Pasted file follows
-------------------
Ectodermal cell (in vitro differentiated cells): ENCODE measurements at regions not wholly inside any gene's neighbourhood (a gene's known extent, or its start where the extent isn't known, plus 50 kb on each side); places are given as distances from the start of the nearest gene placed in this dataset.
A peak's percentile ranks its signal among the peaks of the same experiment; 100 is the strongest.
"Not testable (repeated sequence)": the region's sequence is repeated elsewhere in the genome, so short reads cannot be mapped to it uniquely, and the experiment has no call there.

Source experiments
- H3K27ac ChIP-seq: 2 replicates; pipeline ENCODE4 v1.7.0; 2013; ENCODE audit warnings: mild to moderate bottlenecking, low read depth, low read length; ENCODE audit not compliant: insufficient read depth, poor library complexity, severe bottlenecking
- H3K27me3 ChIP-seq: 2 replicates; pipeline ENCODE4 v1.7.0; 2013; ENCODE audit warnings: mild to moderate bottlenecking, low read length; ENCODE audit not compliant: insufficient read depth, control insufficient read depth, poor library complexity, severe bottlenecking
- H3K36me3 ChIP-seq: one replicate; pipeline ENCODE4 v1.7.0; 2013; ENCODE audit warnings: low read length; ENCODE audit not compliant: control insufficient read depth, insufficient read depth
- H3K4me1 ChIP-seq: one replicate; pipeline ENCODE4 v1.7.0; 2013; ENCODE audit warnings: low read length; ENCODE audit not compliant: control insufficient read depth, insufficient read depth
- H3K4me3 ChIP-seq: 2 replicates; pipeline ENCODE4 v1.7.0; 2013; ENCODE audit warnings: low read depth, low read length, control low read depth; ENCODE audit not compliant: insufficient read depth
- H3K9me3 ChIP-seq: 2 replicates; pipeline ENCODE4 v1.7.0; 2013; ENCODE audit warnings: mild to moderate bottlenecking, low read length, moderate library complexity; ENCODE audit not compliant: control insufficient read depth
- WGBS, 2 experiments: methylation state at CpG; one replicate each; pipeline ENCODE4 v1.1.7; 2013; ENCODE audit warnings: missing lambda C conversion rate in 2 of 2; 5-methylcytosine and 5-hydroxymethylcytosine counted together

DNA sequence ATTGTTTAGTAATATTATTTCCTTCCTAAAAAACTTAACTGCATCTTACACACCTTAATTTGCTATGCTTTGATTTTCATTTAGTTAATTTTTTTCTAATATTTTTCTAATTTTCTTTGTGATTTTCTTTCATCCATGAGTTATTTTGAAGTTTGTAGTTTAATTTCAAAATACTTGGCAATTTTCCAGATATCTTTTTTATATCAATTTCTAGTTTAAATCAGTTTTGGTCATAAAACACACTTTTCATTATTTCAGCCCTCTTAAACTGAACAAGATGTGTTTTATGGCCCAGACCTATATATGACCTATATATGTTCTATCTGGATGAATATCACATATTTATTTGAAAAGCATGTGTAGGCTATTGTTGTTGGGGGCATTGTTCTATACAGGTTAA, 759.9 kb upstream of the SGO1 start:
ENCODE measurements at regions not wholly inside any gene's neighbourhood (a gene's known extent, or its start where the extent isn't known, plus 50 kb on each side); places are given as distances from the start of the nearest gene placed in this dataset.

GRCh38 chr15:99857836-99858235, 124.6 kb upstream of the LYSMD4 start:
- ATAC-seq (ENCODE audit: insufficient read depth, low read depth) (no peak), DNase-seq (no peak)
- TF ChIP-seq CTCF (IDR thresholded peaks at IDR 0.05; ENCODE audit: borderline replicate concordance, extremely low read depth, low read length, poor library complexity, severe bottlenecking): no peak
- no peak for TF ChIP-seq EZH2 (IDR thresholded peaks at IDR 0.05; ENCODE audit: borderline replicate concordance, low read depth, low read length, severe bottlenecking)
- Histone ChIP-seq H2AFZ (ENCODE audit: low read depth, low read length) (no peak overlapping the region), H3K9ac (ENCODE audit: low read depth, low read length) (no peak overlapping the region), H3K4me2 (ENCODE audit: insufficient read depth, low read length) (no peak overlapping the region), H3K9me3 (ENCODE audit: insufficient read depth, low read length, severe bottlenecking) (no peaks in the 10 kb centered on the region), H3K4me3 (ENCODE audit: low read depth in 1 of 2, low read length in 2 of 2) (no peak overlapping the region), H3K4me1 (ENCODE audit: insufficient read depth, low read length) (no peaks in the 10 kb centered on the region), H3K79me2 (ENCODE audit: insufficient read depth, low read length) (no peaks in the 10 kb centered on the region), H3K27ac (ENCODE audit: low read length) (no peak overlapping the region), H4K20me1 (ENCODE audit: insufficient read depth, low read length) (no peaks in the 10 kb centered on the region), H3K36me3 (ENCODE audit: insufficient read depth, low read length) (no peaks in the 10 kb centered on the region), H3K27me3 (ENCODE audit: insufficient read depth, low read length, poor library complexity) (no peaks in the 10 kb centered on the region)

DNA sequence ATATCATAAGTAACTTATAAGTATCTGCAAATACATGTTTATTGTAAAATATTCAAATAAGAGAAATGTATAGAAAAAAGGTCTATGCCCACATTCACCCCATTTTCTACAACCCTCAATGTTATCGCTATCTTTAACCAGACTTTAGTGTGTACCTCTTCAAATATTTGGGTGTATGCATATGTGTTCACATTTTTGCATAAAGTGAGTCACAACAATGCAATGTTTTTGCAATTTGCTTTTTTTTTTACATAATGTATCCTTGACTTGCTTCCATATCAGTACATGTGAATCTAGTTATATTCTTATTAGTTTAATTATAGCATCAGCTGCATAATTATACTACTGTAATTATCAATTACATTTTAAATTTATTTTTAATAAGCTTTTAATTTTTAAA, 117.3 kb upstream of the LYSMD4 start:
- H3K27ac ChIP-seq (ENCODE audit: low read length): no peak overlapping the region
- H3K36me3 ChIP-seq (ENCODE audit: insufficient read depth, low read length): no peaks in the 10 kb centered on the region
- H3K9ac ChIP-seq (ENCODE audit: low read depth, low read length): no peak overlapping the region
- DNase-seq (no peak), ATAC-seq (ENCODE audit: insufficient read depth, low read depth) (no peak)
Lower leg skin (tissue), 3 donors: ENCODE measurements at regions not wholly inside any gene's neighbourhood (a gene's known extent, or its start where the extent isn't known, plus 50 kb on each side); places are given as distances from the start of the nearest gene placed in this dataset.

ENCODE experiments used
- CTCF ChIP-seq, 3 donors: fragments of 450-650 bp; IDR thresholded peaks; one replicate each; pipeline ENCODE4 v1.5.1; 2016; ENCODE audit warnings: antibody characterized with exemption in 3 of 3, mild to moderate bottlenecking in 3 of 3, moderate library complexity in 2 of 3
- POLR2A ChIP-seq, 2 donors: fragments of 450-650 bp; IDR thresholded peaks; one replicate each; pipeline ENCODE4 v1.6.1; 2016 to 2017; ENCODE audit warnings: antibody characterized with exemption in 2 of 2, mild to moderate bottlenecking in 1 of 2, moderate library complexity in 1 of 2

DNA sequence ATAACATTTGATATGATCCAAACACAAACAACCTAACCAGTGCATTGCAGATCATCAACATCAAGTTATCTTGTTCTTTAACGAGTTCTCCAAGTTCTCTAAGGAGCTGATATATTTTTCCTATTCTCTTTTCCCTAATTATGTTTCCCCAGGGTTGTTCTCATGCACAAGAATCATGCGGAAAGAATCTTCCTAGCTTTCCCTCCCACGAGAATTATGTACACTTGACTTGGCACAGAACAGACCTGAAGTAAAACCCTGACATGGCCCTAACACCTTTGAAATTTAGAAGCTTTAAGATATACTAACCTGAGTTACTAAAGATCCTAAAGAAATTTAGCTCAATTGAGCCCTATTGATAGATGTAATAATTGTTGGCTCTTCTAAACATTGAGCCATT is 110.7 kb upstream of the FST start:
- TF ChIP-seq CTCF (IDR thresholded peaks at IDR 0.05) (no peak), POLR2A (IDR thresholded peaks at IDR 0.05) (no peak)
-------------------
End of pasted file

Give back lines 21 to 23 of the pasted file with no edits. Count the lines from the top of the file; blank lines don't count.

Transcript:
- H3K36me3 ChIP-seq (ENCODE audit: insufficient read depth, low read length): no peaks in the 10 kb centered on the region
- H3K9ac ChIP-seq (ENCODE audit: low read depth, low read length): no peak overlapping the region
- DNase-seq (no peak), ATAC-seq (ENCODE audit: insufficient read depth, low read depth) (no peak)